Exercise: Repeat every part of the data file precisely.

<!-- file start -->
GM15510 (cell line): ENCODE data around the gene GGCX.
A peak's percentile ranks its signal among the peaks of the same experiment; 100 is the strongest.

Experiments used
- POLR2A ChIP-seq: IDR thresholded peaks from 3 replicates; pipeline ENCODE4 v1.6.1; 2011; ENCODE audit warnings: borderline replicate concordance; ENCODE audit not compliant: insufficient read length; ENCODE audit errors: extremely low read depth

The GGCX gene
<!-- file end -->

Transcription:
GM15510 (cell line): ENCODE data around the gene GGCX.
A peak's percentile ranks its signal among the peaks of the same experiment; 100 is the strongest.

Experiments used
- POLR2A ChIP-seq: IDR thresholded peaks from 3 replicates; pipeline ENCODE4 v1.6.1; 2011; ENCODE audit warnings: borderline replicate concordance; ENCODE audit not compliant: insufficient read length; ENCODE audit errors: extremely low read depth

The GGCX gene